Pathbreaking DC Cat Count project would help humanely manage outdoor cat populations

By on July 17, 2018 with 4 Comments

An estimated 30 to 40 million cats live outdoors in the continental United States at any given time. These are bright and intelligent creatures who are no different from your house cat, and the Humane Society of the United States has long advocated for their protection.

However, outdoor cats pose a threat to birds and other wildlife, creatures on whose behalf we also advocate, and it is important that we manage the cat populations humanely, through spay and neuter and other interventions, with the aim of minimizing their impact on wildlife and balancing the needs of the cats and the local wildlife. But managing cats, and demonstrating success over time, requires us to have some data on how many cats are in the community, how many of them are strictly outdoor cats versus owned cats who roam outdoors, or cats who may have been abandoned or lost and who now make their living as best they can.

That is why we are part of a landmark three-year project that has the potential to revolutionize the way the animal welfare field tackles cat overpopulation: the DC Cat Count project. Project participants include the Humane Rescue Alliance, which runs the local DC shelters, PetSmart Charities, the Smithsonian Conservation Biology Institute in Front Royal, Virginia, and the HSUS.

Using methods that include camera traps, field surveys and household questionnaires, we plan to get an accurate count of the number of cats in Washington, D.C. and gain an in-depth understanding of the cat population in the area. With the data we collect, the DC Cat Count project will develop practical strategies for managing cats in D.C. to benefit both cats and wildlife, and we hope to extrapolate those strategies to suggest humane cat management strategies across the country. We will also make the resulting data and approaches available to local animal welfare organizations and municipalities across the country so they can use these resources to invest in more effective cat rescue, sheltering, adoption and other humane measures.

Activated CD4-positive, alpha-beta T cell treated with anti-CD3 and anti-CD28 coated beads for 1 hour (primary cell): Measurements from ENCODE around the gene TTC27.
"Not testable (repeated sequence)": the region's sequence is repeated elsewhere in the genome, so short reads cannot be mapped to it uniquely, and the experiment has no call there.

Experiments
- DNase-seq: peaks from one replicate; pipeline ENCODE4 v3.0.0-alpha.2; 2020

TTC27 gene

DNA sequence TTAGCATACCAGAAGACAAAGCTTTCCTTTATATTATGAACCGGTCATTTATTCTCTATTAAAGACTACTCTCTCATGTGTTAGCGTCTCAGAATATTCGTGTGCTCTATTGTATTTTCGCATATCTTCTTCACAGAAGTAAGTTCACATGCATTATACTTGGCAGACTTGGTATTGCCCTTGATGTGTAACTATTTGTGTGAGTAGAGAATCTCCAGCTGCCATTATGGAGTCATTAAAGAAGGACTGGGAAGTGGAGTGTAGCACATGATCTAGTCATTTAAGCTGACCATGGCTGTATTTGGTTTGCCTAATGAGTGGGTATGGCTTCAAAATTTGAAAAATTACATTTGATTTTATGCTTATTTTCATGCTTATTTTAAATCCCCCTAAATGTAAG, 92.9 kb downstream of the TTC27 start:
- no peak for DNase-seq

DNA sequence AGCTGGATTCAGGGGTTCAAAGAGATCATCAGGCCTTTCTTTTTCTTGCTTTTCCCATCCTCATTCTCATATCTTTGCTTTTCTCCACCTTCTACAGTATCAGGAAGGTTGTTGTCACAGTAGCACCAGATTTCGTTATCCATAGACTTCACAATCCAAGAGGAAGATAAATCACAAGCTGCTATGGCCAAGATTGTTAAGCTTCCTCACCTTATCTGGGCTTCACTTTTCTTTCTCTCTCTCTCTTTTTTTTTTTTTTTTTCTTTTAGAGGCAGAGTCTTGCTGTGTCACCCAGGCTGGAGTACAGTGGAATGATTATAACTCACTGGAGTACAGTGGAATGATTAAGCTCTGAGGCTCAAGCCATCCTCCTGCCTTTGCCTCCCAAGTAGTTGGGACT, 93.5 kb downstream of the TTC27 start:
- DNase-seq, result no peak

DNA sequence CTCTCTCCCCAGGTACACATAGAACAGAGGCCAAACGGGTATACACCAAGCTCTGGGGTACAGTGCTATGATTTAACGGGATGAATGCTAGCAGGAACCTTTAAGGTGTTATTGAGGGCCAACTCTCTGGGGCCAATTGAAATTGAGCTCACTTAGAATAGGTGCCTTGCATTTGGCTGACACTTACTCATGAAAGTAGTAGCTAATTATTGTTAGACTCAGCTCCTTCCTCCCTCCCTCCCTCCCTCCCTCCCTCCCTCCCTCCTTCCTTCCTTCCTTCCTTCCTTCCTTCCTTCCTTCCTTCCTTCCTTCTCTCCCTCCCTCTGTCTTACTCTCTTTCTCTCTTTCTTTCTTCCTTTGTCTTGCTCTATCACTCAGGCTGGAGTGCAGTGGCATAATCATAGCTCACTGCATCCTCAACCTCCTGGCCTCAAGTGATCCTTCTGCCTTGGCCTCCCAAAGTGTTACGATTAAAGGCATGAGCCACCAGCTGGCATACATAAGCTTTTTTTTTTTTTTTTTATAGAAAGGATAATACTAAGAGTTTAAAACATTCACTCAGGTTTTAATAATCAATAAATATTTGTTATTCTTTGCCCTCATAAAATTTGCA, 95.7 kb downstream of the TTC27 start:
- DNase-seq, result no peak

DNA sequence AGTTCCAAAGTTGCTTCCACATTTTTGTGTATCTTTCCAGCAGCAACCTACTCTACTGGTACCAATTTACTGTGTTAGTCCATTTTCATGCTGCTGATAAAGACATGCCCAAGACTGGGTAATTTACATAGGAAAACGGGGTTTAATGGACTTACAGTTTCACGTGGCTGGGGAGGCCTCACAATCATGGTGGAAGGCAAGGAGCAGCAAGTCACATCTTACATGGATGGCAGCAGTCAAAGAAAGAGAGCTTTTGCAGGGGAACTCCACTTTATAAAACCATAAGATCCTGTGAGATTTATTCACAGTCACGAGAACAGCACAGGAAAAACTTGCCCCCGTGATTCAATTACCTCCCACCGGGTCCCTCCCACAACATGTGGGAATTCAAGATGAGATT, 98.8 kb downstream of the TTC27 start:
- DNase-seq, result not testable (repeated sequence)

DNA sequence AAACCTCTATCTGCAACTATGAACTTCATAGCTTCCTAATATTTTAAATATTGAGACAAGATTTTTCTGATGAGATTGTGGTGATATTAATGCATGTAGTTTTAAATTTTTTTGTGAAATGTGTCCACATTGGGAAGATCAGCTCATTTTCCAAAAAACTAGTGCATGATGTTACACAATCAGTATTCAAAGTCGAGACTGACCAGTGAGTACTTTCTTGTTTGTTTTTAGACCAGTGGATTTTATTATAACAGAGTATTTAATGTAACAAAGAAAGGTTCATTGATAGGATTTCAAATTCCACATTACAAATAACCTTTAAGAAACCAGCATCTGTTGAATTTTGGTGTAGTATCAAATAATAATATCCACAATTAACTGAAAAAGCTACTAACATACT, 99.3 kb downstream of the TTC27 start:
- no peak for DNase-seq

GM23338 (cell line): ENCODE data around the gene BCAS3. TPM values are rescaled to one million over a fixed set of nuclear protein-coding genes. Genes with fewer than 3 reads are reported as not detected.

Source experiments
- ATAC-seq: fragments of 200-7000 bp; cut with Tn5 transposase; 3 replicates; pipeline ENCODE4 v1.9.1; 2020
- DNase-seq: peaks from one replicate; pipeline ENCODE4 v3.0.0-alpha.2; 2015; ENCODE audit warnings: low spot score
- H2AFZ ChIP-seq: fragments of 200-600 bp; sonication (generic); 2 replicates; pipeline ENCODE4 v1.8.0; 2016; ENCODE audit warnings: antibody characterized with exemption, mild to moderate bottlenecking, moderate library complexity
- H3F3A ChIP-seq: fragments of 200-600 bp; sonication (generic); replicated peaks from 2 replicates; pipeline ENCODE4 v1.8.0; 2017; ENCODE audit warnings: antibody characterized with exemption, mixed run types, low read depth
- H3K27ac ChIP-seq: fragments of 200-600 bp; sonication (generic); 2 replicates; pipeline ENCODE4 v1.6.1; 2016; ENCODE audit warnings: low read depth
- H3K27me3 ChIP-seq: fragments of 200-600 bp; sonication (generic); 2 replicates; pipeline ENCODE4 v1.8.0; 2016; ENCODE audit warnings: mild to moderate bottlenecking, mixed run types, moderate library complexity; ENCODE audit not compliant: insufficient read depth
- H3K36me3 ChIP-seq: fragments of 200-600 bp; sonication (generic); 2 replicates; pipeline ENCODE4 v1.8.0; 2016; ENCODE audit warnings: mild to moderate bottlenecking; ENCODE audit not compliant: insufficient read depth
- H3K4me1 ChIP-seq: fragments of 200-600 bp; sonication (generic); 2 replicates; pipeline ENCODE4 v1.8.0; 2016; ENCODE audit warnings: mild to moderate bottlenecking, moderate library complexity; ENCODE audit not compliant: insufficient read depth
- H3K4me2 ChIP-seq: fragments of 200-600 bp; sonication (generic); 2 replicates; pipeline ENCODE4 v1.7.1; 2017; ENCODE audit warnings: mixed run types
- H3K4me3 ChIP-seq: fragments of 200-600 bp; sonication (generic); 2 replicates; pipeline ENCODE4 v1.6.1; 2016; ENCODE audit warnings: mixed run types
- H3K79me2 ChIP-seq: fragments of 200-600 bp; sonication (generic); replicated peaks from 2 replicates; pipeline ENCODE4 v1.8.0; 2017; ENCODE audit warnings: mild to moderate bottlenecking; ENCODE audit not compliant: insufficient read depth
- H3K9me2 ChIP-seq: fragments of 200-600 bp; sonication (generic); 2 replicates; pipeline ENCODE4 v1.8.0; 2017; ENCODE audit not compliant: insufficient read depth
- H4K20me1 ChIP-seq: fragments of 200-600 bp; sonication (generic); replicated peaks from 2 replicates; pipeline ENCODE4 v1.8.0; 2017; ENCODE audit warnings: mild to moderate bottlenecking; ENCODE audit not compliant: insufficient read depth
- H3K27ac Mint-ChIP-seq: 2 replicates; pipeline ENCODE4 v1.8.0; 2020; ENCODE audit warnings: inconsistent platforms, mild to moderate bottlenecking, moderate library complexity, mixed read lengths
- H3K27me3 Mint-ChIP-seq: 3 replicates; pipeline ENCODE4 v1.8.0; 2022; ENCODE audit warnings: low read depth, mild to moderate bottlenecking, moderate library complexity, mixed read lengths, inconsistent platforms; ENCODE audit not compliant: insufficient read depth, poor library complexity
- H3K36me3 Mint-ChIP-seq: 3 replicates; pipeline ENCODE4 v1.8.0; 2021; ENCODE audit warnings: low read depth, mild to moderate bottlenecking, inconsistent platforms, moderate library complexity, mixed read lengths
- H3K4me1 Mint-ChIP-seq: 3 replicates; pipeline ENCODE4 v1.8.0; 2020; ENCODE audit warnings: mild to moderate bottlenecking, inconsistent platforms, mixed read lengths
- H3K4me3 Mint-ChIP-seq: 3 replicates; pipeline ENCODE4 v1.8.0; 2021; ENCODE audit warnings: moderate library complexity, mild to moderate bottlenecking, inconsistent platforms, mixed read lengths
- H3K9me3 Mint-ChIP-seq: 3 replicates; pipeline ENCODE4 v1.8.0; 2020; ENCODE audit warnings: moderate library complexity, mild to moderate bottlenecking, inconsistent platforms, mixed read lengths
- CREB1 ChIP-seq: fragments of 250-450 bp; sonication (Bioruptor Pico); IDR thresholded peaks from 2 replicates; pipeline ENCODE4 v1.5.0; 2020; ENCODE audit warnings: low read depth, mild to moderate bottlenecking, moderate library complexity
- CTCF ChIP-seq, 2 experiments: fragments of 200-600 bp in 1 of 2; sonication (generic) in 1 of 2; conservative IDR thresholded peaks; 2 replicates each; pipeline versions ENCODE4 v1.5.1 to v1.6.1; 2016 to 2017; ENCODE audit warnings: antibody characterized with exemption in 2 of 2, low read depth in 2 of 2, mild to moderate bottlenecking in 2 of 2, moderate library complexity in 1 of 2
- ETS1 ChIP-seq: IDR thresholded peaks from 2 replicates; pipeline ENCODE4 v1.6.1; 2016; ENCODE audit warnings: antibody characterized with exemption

The cat population in any area is an interconnected and dynamic network, made up of outdoor cats, an estimated 70 million owned cats, a minority of whom have access to the outdoors, and cats who are surrendered, lost, found, abandoned, rehomed, trapped and returned and who are moving between population segments. The DC Cat Count project will study each of these populations and how they interact with one another and use the data to understand the most effective strategies to work toward humanely reducing the number of cats living outdoors. There are only a limited number of reports of humane cat management and none will have compiled such a comprehensive, integrated assessment of cats in a community, examining all these populations in the same location in the same time frame.

The collaborators on this project all bring different perspectives on outdoor cats, but reducing cat populations humanely is something animal welfare advocates, wildlife scientists, shelter professionals and conservationists all agree on. At the HSUS, we advocate keeping owned cats indoors, maintaining wildlife-friendly backyards, reducing the number of unwanted cat litters through expanded access to spay/neuter services, and employing trap-neuter-return programs to end the breeding of cats already living on the landscape. Fewer cats living outdoors means less of a threat to wildlife. In our fight for all animals, this is a win-win situation.